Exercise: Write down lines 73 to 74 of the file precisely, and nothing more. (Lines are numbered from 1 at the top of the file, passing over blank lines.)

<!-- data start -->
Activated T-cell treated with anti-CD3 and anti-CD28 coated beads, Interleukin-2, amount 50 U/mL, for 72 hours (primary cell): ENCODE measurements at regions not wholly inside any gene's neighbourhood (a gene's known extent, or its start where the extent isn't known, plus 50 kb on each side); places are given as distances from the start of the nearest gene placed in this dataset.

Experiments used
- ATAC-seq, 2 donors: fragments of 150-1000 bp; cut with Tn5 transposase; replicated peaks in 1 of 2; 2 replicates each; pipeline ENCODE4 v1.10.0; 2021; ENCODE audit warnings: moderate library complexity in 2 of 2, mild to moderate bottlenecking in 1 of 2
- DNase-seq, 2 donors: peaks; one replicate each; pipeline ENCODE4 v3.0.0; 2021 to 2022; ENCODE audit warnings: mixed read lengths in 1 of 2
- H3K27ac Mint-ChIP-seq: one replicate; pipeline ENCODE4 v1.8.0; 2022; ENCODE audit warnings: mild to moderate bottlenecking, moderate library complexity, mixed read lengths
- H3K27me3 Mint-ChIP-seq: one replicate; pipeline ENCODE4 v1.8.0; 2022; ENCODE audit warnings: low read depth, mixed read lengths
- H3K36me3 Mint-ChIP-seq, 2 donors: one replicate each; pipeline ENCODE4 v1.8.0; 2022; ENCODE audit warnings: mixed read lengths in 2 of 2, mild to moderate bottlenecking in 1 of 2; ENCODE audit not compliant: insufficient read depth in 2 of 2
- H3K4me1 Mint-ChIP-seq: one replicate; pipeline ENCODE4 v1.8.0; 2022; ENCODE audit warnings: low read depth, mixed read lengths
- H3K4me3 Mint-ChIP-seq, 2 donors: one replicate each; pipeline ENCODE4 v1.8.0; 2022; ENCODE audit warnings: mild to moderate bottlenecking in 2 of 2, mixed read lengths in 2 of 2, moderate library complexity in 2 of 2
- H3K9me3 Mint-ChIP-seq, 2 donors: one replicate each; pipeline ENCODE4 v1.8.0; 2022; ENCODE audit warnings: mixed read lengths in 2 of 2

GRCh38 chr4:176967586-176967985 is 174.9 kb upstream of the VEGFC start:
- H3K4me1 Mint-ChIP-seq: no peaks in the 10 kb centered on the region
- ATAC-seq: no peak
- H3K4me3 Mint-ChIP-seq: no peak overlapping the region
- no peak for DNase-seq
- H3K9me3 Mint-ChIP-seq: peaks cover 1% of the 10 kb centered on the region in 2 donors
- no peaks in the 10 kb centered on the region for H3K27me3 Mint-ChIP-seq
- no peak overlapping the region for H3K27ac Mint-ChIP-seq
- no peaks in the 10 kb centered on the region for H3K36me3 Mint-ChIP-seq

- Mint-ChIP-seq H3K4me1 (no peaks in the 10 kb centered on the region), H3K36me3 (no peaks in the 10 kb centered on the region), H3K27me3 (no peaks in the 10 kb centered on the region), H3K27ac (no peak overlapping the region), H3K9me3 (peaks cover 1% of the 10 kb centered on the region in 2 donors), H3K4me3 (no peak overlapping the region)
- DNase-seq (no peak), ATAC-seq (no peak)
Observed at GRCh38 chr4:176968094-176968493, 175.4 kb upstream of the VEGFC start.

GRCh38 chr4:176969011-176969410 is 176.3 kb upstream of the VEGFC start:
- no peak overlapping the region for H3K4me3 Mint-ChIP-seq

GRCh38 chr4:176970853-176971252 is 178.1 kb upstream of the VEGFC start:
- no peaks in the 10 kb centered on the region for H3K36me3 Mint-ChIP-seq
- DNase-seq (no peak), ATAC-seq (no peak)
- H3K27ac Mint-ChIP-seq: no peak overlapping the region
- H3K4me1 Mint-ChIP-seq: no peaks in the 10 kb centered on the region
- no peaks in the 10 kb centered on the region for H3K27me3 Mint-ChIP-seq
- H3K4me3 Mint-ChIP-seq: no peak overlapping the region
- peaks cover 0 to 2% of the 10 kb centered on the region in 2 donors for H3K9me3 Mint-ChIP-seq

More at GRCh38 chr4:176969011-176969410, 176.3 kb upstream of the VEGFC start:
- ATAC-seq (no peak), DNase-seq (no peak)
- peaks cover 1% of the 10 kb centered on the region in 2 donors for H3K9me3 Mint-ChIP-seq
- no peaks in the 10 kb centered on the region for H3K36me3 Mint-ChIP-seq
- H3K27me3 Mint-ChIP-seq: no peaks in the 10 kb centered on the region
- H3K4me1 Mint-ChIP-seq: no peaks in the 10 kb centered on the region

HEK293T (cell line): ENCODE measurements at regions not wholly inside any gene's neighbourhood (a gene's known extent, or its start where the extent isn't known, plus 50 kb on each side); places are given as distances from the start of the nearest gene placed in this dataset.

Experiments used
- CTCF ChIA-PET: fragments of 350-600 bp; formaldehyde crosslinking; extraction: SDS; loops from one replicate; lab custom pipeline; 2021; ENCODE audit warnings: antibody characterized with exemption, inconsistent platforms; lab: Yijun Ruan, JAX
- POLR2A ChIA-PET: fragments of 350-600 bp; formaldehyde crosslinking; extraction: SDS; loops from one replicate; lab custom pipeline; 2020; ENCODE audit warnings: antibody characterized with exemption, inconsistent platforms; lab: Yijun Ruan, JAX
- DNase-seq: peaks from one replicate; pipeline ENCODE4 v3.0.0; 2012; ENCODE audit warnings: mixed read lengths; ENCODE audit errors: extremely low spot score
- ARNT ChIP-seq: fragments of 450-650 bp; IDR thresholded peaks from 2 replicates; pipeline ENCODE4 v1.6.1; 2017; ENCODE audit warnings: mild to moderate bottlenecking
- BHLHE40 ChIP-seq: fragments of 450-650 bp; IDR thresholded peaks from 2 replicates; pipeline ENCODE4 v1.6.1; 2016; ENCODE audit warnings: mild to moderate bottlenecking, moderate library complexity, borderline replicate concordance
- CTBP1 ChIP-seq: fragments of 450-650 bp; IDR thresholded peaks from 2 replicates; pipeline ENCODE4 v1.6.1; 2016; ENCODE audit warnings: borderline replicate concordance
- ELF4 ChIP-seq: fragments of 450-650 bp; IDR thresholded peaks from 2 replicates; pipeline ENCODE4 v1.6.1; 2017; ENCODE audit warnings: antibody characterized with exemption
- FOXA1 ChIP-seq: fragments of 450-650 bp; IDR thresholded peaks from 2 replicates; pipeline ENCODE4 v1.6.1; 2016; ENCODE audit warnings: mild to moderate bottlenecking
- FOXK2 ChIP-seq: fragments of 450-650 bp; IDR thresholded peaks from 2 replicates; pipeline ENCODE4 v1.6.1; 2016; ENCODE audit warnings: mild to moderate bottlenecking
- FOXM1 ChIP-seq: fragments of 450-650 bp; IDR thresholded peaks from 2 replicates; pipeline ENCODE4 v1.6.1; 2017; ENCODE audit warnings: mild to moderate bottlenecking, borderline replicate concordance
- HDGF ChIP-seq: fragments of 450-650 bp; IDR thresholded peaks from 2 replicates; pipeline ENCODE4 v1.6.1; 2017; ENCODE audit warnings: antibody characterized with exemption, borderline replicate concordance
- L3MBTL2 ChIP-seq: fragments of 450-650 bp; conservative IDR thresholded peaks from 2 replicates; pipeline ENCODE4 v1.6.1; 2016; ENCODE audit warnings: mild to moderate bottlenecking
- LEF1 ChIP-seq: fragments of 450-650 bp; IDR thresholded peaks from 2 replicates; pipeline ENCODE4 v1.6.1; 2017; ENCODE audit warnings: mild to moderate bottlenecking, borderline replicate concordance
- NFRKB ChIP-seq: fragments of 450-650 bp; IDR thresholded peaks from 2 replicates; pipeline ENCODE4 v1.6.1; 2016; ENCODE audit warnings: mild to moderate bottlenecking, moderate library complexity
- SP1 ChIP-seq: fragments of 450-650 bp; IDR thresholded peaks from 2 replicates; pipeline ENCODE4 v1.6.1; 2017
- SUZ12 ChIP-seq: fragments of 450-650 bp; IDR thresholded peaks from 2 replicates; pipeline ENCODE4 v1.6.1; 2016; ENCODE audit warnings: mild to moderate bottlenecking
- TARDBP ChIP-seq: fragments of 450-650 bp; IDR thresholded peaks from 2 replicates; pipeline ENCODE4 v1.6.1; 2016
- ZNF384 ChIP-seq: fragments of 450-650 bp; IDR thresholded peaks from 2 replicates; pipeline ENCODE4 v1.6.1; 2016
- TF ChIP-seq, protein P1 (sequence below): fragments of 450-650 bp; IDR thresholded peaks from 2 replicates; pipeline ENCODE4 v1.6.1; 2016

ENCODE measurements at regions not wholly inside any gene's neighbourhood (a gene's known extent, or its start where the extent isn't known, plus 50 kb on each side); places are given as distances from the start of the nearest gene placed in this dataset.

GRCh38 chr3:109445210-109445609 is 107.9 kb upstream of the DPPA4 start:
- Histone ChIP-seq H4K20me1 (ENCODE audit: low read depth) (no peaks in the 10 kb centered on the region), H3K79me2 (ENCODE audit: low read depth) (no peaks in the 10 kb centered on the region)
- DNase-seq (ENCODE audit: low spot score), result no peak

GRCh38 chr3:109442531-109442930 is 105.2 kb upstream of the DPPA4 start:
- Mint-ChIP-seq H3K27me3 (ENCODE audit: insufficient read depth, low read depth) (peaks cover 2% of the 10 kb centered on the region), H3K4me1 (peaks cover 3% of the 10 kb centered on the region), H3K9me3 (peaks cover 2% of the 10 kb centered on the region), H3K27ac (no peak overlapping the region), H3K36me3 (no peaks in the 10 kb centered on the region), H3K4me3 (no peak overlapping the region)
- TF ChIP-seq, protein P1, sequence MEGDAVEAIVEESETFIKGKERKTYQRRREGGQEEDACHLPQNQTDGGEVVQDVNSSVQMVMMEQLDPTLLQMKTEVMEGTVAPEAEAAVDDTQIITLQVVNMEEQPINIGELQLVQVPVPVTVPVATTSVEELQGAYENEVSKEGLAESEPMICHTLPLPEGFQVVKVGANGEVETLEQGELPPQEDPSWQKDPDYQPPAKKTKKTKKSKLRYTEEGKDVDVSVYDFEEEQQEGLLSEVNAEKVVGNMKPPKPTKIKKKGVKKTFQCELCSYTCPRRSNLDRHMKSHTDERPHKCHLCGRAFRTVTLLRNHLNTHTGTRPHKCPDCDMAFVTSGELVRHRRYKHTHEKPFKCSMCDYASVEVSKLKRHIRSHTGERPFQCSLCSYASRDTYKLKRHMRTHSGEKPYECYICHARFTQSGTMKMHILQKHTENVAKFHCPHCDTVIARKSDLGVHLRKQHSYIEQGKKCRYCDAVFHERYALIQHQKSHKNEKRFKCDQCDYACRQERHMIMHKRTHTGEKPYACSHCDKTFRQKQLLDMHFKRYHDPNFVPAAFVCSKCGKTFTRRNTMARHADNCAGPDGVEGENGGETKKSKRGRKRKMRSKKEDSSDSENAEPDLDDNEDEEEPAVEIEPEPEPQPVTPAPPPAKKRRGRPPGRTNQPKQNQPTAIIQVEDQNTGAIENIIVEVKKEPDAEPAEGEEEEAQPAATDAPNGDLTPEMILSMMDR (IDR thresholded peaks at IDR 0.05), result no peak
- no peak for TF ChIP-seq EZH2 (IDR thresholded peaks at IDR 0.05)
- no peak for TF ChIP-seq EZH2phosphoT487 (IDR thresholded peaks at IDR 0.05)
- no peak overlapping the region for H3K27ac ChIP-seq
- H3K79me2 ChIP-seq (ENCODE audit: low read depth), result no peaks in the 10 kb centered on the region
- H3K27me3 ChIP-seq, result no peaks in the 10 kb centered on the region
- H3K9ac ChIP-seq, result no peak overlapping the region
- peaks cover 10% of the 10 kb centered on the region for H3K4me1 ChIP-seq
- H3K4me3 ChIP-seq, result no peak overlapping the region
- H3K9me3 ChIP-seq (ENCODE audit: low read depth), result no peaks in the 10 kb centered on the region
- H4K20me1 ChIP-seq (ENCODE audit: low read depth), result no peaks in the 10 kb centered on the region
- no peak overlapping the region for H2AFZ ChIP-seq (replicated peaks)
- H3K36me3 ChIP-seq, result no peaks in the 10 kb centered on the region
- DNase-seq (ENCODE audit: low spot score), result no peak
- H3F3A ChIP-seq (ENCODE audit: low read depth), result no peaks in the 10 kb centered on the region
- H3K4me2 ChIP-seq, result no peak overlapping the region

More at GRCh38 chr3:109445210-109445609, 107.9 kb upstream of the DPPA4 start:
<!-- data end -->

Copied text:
- peaks cover 10% of the 10 kb centered on the region for H3K4me1 ChIP-seq
- H3K4me3 ChIP-seq, result no peak overlapping the region